Stratum VI: From here on out, the air gets rarefied. Positions include CEOs of companies with 20,000 people, or executive vice presidents and business-unit leaders of larger companies. Felt-fair pay: 24 times Stratum I. Time horizon: 10 to 20 years.
Stratum VII: Positions include CEOs of most Fortune 500 companies, high-level civil servants (like the Sir Humphrey character in "Yes Minister"), and other leaders whose decisions might (or should) be sweeping enough to take decades to fully realize. Felt-fair pay: 48 times Stratum I. Time horizon: 20 to 50 years.
Stratum VIII: The CEOs of General Electric Company, the General Motors Corporation, and other super-corporations have Stratum VIII jobs, with a felt-fair pay level 96 times that of Stratum I. If you are chosen for such a job, you'd better be one of those rare people (like Jack Welch) with an innate time horizon of 50 to 100 years, or your corporation will probably decline.
Stratum IX and higher: Now we move beyond the mere CEO level, to the geniuses who operate on behalf of society's far future, or whose work embodies extraordinary complexity … for example, Christ, Buddha, Confucius, Mozart, Galileo, Einstein, Gandhi, Winston Churchill, and a few business leaders like Konosuke Matsushita and Alfred Sloan, who graduate from running Stratum VIII companies to looking out for society's development. Most of us cannot count a single Stratum IX person among our acquaintances. And their felt-fair pay? Well, James Joyce spent his life in poverty.
Those placed by luck or chance above their appropriate stratum tend to live lives of anxiety and incompetence, staying put because of the salary but continually afraid of being found out. Our culture is full of such stories, from Dilbert's pointy-haired boss to Lawrence J. Peter's Peter Principle. For that matter, Macbeth was probably a Stratum II thane with a Stratum III wife facing a Stratum V dilemma. And the current outrage over CEO salaries makes lots of sense through Jaquesian eyes; people holding Stratum VI or Stratum VII jobs are making far more than 48 times the pay of their Stratum I employees.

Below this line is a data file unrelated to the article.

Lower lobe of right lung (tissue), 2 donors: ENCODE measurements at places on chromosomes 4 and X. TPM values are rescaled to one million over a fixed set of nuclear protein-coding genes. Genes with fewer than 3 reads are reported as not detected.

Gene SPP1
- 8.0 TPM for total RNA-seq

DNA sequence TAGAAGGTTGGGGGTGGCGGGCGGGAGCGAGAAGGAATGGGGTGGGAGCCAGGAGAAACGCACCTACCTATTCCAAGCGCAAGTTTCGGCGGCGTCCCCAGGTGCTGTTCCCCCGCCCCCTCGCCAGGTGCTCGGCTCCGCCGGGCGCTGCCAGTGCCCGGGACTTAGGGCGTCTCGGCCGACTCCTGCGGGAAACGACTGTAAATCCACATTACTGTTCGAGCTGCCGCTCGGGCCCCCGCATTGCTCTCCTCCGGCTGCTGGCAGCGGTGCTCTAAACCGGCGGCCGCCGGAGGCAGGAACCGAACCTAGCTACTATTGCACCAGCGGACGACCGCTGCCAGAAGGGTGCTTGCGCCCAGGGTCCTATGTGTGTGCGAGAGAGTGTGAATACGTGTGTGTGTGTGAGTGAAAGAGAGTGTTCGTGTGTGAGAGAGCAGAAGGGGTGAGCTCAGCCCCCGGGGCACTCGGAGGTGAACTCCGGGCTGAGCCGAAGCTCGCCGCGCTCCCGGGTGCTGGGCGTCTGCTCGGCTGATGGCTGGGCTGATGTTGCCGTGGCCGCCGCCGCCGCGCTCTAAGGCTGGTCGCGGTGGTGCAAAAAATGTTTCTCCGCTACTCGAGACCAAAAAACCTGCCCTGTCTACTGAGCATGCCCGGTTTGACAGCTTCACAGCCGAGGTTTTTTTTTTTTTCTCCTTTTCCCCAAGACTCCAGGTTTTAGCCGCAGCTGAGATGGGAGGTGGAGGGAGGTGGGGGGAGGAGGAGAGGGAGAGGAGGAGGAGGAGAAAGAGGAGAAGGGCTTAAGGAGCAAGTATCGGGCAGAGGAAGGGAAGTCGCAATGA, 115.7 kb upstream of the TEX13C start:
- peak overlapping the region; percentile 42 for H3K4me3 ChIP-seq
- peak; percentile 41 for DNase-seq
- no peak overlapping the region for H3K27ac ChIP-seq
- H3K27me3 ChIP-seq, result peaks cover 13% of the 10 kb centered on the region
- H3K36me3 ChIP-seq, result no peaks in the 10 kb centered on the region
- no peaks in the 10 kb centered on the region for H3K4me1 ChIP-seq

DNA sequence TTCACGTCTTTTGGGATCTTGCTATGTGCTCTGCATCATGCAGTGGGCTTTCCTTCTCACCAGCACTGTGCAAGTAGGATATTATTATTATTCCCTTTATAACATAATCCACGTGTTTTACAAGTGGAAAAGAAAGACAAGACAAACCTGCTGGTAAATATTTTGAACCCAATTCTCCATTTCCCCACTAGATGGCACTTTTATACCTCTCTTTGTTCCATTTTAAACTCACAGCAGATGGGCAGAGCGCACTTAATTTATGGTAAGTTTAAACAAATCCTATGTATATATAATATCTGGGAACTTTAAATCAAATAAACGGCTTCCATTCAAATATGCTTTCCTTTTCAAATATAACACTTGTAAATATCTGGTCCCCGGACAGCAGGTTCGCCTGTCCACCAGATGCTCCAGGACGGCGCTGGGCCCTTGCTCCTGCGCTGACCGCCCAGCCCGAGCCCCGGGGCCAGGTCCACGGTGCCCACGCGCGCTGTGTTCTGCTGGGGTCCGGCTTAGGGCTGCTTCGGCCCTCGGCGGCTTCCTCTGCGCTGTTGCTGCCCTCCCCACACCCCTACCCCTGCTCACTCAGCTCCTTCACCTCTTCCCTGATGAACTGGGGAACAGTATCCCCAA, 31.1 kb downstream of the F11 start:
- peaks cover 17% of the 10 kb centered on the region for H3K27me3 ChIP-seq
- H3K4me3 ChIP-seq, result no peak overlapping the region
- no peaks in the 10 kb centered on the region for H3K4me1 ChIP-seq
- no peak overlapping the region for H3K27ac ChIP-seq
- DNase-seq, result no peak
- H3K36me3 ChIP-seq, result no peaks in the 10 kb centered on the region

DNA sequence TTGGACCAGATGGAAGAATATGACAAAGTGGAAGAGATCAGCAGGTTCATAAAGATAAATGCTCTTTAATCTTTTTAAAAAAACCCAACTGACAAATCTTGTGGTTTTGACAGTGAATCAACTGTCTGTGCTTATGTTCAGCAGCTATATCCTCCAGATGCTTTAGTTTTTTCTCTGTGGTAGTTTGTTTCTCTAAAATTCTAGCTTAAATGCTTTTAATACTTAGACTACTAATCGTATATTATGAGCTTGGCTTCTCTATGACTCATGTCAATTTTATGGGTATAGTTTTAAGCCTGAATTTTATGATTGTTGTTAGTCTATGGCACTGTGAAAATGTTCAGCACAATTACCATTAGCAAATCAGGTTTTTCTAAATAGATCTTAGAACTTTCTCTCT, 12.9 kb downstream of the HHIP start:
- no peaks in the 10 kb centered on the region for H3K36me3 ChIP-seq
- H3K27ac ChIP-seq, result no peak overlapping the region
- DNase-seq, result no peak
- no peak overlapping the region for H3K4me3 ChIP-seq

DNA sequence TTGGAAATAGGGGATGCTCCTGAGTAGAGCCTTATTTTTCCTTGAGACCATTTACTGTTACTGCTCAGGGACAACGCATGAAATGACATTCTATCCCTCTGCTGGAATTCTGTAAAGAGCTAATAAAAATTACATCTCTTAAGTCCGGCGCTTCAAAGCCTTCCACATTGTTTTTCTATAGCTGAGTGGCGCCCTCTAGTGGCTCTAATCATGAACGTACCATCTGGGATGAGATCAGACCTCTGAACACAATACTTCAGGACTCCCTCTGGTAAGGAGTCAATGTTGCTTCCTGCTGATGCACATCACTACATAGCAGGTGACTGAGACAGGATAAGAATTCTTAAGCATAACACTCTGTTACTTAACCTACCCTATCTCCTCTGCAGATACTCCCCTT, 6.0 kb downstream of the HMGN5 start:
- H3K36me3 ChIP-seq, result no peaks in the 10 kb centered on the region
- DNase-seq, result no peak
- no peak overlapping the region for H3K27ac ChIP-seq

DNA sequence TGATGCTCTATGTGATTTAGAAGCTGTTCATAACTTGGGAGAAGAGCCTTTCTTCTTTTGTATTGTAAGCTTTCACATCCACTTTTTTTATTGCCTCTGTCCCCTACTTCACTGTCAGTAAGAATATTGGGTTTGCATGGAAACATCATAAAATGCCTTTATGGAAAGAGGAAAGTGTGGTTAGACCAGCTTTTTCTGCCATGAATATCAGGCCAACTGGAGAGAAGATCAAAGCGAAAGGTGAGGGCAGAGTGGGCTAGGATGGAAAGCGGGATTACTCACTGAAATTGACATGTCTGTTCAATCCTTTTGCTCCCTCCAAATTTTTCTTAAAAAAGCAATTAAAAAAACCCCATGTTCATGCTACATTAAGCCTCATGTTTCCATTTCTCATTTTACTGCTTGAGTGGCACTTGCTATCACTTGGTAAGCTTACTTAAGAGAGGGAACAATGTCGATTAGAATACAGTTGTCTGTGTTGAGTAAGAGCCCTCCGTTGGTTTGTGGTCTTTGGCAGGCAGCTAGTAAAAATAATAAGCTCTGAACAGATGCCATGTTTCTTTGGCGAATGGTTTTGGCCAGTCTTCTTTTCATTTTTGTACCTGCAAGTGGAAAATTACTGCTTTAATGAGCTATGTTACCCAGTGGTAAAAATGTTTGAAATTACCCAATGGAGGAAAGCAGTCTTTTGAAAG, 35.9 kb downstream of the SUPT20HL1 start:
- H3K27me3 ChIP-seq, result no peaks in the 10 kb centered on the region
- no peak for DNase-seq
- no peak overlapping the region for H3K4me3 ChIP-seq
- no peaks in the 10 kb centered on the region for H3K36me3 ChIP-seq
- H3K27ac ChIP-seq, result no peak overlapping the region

Similarly, there are legions of people squelched down to a role below their stratum. They include the lower-level supervisors (a few in every company) who drive everyone around them crazy because they can't stop talking about what the senior executives should be doing. A few companies, including United Stationers, have even followed Dr. Jaques's advice and installed "talent pool control rooms," where Stratum IV 30-year-olds can be identified with tags on the wall and systematically groomed to develop into Stratum VI corporate leaders by the time they're 60.
"I spent three years trying to develop a system of participative management at a clothing factory," said one Jaques associate I know. "I now realize that I was imposing my views, as a Stratum III or IV person. To be sure, some workers were bored to death. They complained: 'You have to check your brains at the door around here.' But others were delighted with the old structure. They didn't want to work in self-managing teams; that would have involved them too much in looking ahead at the far-flung future. They were intelligent, and committed to the company, but they couldn't handle complexity. The company, in turn, benefited from having people who fit those operations jobs."
The explicit attention to capability is only part of the "requisite" game, and by itself it could be highly abusive. Hence the value of Dr. Jaques's second core insight: a shift in managerial accountability. Every boss is accountable not just for overseeing subordinates, but for their results.